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Dutch court rules on Fairstar

Last month, an Amsterdam court ruled that the former directors of Fairstar Heavy Transport must pay compensation to the owners of the company, following the purchase of a semi-submersible vessel.

White Marlin. Photo credit: Boskalis

Fairstar Heavy Transport was acquired in its entirety by the Netherlands-headquartered Dockwise in a hostile takeover during 2012. At that time, Fairstar’s fleet consisted of two semi-submersible vessels - Fjord and Fjell. It had three further vessels on order with Guangzhou Shipyard International (GSI), Forte and Finesse and Fathom.

The court ruling suggests that it was “‘irresponsible” to order the fifth vessel, Fathom, and the arrangements for the shipbuilding contract were unbeknown to Dockwise when they launched their unsolicited offer for Fairstar in April 2012. Dockwise ultimately went ahead with the construction of the fifth ship after making significant changes to the original design. The vessel was later christened White Marlin, as HLPFI reported here.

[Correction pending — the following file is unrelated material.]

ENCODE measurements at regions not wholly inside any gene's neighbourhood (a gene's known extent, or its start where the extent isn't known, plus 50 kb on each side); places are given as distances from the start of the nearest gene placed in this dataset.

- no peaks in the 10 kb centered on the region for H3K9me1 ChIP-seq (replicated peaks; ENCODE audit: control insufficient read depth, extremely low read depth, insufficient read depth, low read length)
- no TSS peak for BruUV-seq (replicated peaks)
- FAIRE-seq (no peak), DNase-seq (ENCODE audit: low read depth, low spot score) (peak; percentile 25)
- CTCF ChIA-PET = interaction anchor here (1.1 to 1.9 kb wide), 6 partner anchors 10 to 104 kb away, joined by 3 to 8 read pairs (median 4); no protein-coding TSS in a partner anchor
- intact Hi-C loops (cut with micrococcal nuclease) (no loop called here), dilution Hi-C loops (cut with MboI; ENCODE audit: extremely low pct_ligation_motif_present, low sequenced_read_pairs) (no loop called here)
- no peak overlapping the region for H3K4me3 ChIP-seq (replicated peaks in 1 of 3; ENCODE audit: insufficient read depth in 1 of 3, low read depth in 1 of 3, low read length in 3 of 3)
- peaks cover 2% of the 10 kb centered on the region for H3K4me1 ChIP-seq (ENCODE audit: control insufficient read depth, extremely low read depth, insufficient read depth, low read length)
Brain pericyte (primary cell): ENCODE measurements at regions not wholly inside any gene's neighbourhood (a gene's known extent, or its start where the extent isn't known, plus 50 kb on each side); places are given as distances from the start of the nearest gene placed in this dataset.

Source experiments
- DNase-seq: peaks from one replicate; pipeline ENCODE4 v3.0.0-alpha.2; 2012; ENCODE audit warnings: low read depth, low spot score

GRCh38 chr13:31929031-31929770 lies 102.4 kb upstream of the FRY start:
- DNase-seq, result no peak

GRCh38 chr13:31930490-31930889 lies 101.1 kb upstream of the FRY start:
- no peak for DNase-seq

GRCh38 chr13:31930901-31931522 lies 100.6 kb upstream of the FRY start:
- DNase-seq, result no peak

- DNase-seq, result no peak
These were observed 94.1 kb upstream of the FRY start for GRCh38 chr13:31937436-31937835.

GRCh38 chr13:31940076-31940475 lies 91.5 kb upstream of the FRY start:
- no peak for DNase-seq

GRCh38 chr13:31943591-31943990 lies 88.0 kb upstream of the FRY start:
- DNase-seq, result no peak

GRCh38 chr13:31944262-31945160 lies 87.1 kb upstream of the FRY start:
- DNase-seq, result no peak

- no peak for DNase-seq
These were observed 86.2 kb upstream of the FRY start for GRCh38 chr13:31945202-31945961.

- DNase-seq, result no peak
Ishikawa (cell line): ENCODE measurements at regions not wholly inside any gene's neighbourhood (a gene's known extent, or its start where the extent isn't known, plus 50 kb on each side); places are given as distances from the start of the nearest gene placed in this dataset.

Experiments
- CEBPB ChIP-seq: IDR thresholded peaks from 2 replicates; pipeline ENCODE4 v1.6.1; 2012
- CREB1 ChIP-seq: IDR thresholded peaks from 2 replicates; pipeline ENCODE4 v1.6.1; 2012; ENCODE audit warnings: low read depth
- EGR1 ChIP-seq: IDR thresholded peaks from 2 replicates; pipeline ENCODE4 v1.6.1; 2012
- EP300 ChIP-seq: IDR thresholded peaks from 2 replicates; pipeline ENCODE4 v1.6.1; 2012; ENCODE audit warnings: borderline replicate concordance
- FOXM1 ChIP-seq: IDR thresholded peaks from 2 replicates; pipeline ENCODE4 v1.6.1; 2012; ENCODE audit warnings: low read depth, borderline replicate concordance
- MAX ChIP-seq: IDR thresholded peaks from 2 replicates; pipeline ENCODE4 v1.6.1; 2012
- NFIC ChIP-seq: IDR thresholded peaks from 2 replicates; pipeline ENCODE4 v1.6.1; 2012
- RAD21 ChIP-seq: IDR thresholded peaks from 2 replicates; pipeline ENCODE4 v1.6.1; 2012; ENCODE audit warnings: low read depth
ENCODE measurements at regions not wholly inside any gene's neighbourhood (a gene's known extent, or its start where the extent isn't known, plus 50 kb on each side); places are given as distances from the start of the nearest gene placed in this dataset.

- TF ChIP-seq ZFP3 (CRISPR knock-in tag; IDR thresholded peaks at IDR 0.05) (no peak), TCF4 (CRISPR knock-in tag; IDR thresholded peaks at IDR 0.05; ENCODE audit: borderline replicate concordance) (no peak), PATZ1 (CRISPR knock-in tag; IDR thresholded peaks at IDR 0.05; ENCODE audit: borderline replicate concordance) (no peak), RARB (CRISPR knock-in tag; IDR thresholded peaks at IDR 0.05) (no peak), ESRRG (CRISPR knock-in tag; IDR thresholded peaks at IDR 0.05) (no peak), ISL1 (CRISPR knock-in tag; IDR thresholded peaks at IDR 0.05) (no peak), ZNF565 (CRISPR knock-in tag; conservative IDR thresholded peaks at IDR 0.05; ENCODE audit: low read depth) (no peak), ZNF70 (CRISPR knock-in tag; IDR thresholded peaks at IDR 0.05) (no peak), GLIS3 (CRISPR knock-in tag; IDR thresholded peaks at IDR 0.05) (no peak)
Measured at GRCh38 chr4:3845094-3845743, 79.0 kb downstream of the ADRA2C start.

Dockwise was subsequently acquired by Dutch marine contractor Royal Boskalis Westminster in 2013.

Philip Adkins, ceo at Red Box Energy Services and former ceo of Fairstar, was sanguine on the court’s ruling and questioned Boskalis’ motives for bringing the case to trial: “My view is that this ruling is a huge defeat for Boskalis, because the entire motivation [behind this case] was always based on anti-competition. Did they succeed in this effort? No they did not. The court found their claims against me to be baseless and Red Box has emerged in the last five years as the industry leader in the marine transportation of modules for LNG liquefaction projects. If Boskalis wants to keep me and the Red Box team out of the market, they would be better off hiring a hit man. It will be more effective than the courts and cost a lot less than the money they wasted on legal fees.”

A spokesperson from Boskalis said that the company was satisfied with the positive outcome of the trial: “This is confirmation of a ruling from a couple of years ago that had to be redone and that [original] ruling has been reaffirmed.

"From here forwards, it is case of wait and see what the amount of financial damages are, which the judges have to ascertain and determine,” the spokesperson added.

“Wishful thinking” said Adkins when asked to comment on any potential damages.

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